After two false starts in May 1996 and November 1998, talks on a final peace accord were launched Monday evening with a festive ceremony at the Erez Crossing between Israel and the Gaza Strip.
The negotiators -- Arafat's deputy, Mahmoud Abbas, and Israeli Foreign Minister David Levy -- face a daunting task.
Within five months, by Feb. 15, they will have to present the outlines of an agreement on the nature and borders of the Palestinian entity, the status of Jerusalem, the fate of Palestinian refugees and the future of Jewish settlements in the West Bank and Gaza Strip. A full accord is supposed to be reached by September 2000.
In contrast to Palestinian optimism that an accord would be sealed by the agreed-upon deadline, Israeli Prime Minister Ehud Barak was subdued. In interviews last week, he said that if the two sides failed to reach a basic agreement by February, there was little point in pursuing a final accord.
Â"Whoever can't make a framework agreement in five months won't achieve an overall, full agreement even in five years,Â" Barak said. Instead, long-term interim agreements might have to be forged on some issues, he said.
Israeli officials have said the likely deal-breakers would be Jerusalem and the refugees.
The opening positions remain as far apart as on Sept. 13, 1993, when Israel and the PLO recognized each other with the White House handshake between Rabin and Arafat.
The Palestinians want to establish a state in all of the West Bank and Gaza, with east Jerusalem as its capital. They demand the repatriation of 3 million Palestinian refugees and the dismantling of settlements unwilling to remain under Palestinian sovereignty.
Israel wants to annex parts of the West Bank and Gaza to keep a majority of its 200,000 settlers under Israeli rule. Israel also says it will never relinquish parts of Jerusalem and will not permit the return of refugees to areas under its sovereignty.
A few ideas have been raised over the years, most notably in informal talks in the fall of 1995 between Abbas and Yossi Beilin, a veteran negotiator and Israel's justice minister.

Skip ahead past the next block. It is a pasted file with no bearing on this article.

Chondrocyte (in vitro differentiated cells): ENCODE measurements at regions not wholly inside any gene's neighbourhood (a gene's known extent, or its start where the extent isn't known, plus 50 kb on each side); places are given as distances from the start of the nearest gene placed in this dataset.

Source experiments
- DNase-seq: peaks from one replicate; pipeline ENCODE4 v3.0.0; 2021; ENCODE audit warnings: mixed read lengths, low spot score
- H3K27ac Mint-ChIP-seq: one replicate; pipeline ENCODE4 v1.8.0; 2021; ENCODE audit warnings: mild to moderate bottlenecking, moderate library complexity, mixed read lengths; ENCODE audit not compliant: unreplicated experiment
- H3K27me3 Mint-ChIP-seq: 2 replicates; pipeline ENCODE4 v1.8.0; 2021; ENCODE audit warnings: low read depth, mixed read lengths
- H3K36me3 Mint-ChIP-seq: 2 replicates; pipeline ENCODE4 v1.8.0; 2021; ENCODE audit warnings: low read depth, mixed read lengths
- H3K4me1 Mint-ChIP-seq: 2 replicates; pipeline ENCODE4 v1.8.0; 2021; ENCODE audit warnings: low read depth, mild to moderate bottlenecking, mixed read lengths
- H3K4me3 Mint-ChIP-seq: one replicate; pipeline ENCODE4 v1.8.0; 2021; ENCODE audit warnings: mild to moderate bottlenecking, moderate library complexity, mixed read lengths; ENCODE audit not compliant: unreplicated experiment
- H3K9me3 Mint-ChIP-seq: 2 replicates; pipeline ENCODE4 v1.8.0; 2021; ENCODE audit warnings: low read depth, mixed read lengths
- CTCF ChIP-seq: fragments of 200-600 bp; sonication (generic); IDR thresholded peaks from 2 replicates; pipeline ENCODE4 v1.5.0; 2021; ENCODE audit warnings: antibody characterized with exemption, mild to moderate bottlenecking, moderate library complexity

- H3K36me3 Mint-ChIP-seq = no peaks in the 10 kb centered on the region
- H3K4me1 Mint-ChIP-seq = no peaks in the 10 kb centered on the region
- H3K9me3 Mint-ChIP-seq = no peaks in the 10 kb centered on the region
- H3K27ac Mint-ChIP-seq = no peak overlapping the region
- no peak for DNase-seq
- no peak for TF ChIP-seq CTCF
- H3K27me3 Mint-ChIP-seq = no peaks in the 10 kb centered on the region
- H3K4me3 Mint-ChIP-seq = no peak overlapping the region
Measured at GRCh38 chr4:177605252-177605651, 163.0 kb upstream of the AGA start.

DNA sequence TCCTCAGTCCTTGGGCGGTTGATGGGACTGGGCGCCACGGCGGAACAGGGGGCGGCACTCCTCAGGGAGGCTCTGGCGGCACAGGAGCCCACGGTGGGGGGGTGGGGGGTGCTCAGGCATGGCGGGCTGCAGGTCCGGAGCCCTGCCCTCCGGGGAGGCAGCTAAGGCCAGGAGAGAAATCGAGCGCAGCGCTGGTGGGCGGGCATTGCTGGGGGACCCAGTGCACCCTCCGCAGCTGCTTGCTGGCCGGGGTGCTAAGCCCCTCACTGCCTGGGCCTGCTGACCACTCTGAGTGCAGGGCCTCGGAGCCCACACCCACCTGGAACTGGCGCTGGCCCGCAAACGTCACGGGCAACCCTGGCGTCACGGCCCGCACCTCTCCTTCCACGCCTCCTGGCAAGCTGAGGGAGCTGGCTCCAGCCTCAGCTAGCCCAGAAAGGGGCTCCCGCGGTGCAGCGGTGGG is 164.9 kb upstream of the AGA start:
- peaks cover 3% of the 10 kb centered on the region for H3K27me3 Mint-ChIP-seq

Under the Beilin-Abbas blueprint -- which was never publicly acknowledged by the Palestinians -- Israel would accept the creation of a demilitarized Palestinian state in most of the West Bank and Gaza Strip.
In exchange, the Palestinians would agree to Israel's annexation of about 10 percent of the West Bank, and would drop demands to establish their capital in east Jerusalem.
Instead, a Palestinian capital would be set up in Abu Dis, a West Bank suburb of Jerusalem. Both sides would agree to talk about sovereignty in east Jerusalem at a later time.
In exchange for the annexed West Bank and -- which would bring 70 percent of the settlers under Israeli rule -- Israel would give the Palestinians some territory near the Gaza Strip.
The refugees would resettle in the Palestinian state. Those choosing to remain in neighboring Arab countries would be compensated with the help of the international community.
Beilin said at the time that the two sides felt the proposals could serve as a basis for negotiations.
However, it is unlikely such proposals will be raised in the first round Monday because opening positions are naturally tough.
Erekat reiterated Sunday that the Palestinians would settle for nothing less than all of the West Bank, Gaza Strip and east Jerusalem -- land Israel occupied in the 1967 Mideast war.
Barak has not ruled out Palestinian statehood, but has said Israel would never return to the 1967 lines, which he considers indefensible.
In the end, both sides have strong incentives to give a little.
If no agreement can be reached, Israel will have to continue living with the threat of terror attacks, while its international standing and its peace-driven economy would likely suffer.
The Palestinians, in turn, would be left with just 40 percent of the West Bank and about two-thirds of the Gaza Strip if they declare independence unilaterally.
Expressing the shared sense of urgency, Erekat said: Â"Let's seize the opportunity. It may not come back again.Â"
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